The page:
Health Front (CDC Questions Routine Pelvic Exams)
By Dr. Jerry DeCapua, Two Rivers Tribune Contributing Writer
Many doctors give women pelvic exams when they’re not called for by guidelines, such as before prescribing for birth control pills, a U.S. study said. The Centers for Disease Control and Prevention (CDC) find the exams excessive and worrisome, particularly because the exams are invasive and come with the risk of false positives. “Women should know that screening tests come with both harms and benefits, and the pelvic exam is not an exception to that,” said Analia
Stormo, who led the study published in the Archives of Internal Medicine. Women have become accustomed to getting a routine pelvic exam every year, and doctors to giving them. But it’s unclear if they serve any real purpose without any pelvic pain or signs of infection. Researchers are now stating that there is no need to do a full pelvic examination without cause. A urine or swab test is sufficient.
Smoking is now linked to skin cancer in women. A new study found that women who had squamous cell skin cancer were more likely to have smoked than those who were free of the disease. Women who smoked for at least 20 years were twice as likely to develop skin cancer. The study was conducted at the Moffitt Cancer Center in Florida. The researchers found that the more one smoked, the more likely they were to get skin cancer. Researchers note that hormonal differences affecting the metabolism of nicotine and the body’s ability to repair damaged DNA caused by smoking suggests that the female hormone estrogen may play a role.
In 1999, coconut oil received negative press from scientists in the U.S. due to high level of saturated fats. Coconut oil got a reputation of being the bad boy of vegetable oils. However, modern research is showing that not all saturated fats are alike and that the fatty acids in coconut oil do not raise serum cholesterol, or contribute to heart disease. What a change a decade can be with nutritional science. It appears that the original studies that condemned the food were faulty.
Unaltered, virgin coconut oil appears to be as healthy as virgin, unprocessed olive oil.
Traditional Asian cultures never got the warning about the oil and ate significant amounts in their diet, and they do not suffer from its use. Nutritional and medicinal benefits have been surfacing in recent years. Approximately 50 percent of the fats in virgin olive oil are lauric acid. It creates monolaurin in the human or animal body. Monolaurin is the anti-viral, antibacterial and antiprotozoal monoglyceride used by the body to destroy lipid coated viruses such as influenza and HIV. Its antimicrobial effects include fighting giardia. Even though it is a fat, it is very beneficial for low thyroid and diabetes. It is actually being used for people who want to lose weight while not giving up essential fats. It is now appreciated by some of the medical community as a powerful tool against immune diseases.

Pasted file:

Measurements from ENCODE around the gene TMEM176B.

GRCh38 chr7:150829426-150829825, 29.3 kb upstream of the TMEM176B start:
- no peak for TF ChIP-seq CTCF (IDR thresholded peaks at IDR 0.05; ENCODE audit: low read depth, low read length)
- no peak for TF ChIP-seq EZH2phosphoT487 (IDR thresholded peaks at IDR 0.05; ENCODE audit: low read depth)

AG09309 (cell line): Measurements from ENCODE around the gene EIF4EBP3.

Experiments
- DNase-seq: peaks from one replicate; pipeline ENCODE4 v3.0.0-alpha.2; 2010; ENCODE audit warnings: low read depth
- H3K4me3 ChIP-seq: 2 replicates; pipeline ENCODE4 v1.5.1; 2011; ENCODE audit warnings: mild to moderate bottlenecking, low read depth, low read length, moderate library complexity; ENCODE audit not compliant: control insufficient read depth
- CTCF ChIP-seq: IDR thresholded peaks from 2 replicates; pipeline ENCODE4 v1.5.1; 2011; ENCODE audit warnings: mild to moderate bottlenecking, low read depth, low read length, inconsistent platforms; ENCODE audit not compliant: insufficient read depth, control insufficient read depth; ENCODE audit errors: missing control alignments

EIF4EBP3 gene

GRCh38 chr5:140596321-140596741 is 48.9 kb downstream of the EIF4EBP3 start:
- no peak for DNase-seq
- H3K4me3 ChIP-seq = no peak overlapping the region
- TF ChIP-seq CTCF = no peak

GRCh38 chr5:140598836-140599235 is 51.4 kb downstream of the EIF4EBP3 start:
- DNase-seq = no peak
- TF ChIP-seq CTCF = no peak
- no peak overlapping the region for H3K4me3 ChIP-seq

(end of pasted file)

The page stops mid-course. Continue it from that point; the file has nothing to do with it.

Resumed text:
Snow shoveling does increase the risk of heart attack, a new study at Queens University in Kingston, Canada shows. At least seven percent of heart patients at a Canadian hospital said symptoms started while shoveling snow.
A long-awaited U.S. government-mandated report from the Institute of Medicine recommends that the use of chimpanzees in biomedical research be conducted only in very limited circumstances. The Institute of Medicine is an independent panel that reviews medical and scientific issues. They concluded that the use of chimpanzees is not necessary for most medical research and that other models of research models be made available.
According to the Associated Press, the U.S. and the West African country of Gabon are the only two countries in the world known to conduct medical research on chimps. Currently, about 10 percent of the world’s entire chimpanzee population is in scientific trials. Chimpanzees may not be the best model for disease and medical research anyway. As research models they can be dangerous. Chimps may be postponing the development of new treatments. The HIV virus is not benign to humans, but it is benign to chimps.